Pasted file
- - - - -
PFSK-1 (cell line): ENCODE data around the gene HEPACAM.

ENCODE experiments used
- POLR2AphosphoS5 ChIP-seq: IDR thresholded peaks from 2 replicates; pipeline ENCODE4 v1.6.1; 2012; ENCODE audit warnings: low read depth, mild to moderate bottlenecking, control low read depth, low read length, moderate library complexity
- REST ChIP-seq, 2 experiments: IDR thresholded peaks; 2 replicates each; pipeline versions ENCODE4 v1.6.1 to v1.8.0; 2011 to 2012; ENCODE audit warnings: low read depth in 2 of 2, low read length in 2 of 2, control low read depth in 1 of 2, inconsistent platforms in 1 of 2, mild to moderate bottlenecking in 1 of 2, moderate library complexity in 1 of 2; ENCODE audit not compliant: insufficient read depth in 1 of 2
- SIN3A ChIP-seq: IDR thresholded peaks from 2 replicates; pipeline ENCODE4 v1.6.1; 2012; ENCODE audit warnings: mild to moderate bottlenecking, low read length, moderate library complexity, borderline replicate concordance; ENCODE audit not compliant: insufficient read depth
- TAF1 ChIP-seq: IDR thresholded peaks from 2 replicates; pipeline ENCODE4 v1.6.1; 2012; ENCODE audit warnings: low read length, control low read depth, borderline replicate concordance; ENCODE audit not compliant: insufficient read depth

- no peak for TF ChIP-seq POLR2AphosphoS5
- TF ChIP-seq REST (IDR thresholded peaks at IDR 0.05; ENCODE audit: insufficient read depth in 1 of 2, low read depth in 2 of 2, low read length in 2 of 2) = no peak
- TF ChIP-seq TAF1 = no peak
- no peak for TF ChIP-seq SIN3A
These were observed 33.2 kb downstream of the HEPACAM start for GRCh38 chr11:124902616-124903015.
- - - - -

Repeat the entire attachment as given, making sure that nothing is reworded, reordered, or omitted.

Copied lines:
PFSK-1 (cell line): ENCODE data around the gene HEPACAM.

ENCODE experiments used
- POLR2AphosphoS5 ChIP-seq: IDR thresholded peaks from 2 replicates; pipeline ENCODE4 v1.6.1; 2012; ENCODE audit warnings: low read depth, mild to moderate bottlenecking, control low read depth, low read length, moderate library complexity
- REST ChIP-seq, 2 experiments: IDR thresholded peaks; 2 replicates each; pipeline versions ENCODE4 v1.6.1 to v1.8.0; 2011 to 2012; ENCODE audit warnings: low read depth in 2 of 2, low read length in 2 of 2, control low read depth in 1 of 2, inconsistent platforms in 1 of 2, mild to moderate bottlenecking in 1 of 2, moderate library complexity in 1 of 2; ENCODE audit not compliant: insufficient read depth in 1 of 2
- SIN3A ChIP-seq: IDR thresholded peaks from 2 replicates; pipeline ENCODE4 v1.6.1; 2012; ENCODE audit warnings: mild to moderate bottlenecking, low read length, moderate library complexity, borderline replicate concordance; ENCODE audit not compliant: insufficient read depth
- TAF1 ChIP-seq: IDR thresholded peaks from 2 replicates; pipeline ENCODE4 v1.6.1; 2012; ENCODE audit warnings: low read length, control low read depth, borderline replicate concordance; ENCODE audit not compliant: insufficient read depth

- no peak for TF ChIP-seq POLR2AphosphoS5
- TF ChIP-seq REST (IDR thresholded peaks at IDR 0.05; ENCODE audit: insufficient read depth in 1 of 2, low read depth in 2 of 2, low read length in 2 of 2) = no peak
- TF ChIP-seq TAF1 = no peak
- no peak for TF ChIP-seq SIN3A
These were observed 33.2 kb downstream of the HEPACAM start for GRCh38 chr11:124902616-124903015.